Once files are uploaded to the ESS the processing begins. During the scheduling procedure, a workflow is setup for each course which includes different options for playback including mp3 (podcast) and flash (streaming presentation). The ESS will process the uploaded files to match the options selected for the course. If a different type of playback file is wanted, recordings can be reprocessed.

During processing the AAC course audio and H.264 video and VGA files are converted to whatever output option is desired. For most of our recordings, we use the streaming flash presentation. Processing takes between 1-3 hours per recording depending on the number of recordings being processed at the time and the length of each recording.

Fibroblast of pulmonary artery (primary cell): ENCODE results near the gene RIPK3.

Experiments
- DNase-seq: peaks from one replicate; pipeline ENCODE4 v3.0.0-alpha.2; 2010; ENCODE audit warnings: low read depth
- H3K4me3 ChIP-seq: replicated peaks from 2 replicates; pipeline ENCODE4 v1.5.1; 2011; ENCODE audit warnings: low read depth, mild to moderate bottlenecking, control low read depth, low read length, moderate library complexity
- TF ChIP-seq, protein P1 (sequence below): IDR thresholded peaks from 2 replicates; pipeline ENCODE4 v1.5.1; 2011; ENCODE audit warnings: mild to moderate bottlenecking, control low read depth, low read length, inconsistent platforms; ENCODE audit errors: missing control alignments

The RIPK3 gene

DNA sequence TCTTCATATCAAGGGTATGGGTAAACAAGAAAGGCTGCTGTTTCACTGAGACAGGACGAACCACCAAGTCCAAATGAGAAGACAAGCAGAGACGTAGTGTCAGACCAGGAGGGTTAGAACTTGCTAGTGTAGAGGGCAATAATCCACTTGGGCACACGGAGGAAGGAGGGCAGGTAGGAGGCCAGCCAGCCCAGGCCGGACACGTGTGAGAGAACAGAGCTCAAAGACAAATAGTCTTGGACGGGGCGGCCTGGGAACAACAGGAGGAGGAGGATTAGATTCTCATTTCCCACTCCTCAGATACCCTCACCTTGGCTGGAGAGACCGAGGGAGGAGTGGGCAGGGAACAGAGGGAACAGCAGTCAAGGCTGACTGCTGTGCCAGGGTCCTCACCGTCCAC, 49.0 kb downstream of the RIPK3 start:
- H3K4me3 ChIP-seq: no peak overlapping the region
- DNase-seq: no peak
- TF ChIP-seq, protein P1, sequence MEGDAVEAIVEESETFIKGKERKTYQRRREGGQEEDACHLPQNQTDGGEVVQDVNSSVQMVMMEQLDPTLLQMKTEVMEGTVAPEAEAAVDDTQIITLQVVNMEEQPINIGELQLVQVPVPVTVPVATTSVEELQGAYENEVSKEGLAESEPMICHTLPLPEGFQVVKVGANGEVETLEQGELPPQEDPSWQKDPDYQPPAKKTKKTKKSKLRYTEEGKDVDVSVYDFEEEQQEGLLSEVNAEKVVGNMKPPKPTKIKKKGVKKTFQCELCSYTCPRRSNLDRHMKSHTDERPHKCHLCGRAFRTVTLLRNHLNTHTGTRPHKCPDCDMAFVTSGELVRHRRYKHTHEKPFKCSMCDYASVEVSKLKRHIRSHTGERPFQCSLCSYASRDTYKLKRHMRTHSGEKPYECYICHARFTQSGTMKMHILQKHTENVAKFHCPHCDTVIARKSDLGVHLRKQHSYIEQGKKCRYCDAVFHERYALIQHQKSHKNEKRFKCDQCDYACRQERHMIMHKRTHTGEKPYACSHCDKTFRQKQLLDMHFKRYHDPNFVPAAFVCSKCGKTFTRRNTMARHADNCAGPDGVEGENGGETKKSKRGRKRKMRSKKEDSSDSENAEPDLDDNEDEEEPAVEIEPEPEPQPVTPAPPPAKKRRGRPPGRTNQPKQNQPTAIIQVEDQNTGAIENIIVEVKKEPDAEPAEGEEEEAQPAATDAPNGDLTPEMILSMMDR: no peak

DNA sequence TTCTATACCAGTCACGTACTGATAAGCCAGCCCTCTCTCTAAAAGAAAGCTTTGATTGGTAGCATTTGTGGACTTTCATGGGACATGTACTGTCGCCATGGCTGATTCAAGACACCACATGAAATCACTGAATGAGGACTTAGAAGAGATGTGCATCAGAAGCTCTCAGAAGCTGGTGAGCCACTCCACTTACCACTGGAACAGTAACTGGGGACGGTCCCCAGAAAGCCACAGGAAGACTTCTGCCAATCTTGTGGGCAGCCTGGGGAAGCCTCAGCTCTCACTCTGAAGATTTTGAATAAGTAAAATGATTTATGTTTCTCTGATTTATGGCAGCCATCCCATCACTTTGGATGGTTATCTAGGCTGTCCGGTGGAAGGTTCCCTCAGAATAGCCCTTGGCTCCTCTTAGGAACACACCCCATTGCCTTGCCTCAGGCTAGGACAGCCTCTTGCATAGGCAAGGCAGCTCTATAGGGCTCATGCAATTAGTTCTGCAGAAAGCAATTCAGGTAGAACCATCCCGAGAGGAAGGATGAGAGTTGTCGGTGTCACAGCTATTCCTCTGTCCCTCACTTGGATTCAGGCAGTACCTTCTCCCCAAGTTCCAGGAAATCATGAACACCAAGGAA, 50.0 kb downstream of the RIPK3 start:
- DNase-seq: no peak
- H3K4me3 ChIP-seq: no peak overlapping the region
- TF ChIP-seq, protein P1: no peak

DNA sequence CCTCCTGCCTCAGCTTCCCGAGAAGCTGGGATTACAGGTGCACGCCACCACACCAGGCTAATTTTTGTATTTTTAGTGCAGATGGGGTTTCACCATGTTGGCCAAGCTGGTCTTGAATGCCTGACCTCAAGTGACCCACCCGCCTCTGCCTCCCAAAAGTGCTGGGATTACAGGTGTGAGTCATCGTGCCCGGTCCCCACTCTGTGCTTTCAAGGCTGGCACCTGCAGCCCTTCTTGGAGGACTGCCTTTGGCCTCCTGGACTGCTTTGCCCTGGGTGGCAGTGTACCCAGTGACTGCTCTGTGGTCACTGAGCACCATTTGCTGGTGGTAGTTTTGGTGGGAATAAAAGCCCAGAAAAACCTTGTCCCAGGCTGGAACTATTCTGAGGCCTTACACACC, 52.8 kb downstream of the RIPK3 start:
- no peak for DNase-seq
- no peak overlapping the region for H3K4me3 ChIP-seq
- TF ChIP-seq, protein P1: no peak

Once processed the file is published. The ESS supports a number of different publishing options including Blackboard, Moodle, iTunes U, RSS feeds or email notification. Publishing can happen automatically or manually.

Once a recording is published, a notification is sent to the student. For most of our courses, students receive this notification announcement within Blackboard. The announcement contains a link to the recording. Once a student clicks on that link, a background authentication check takes place. If the student is enrolled in the course, a new page opens and loads the recording. This background authentication check works via a secured handshake between the ESS and Blackboard.

The flash streaming presentations are handled by a Wowza server (software provided by Echo360).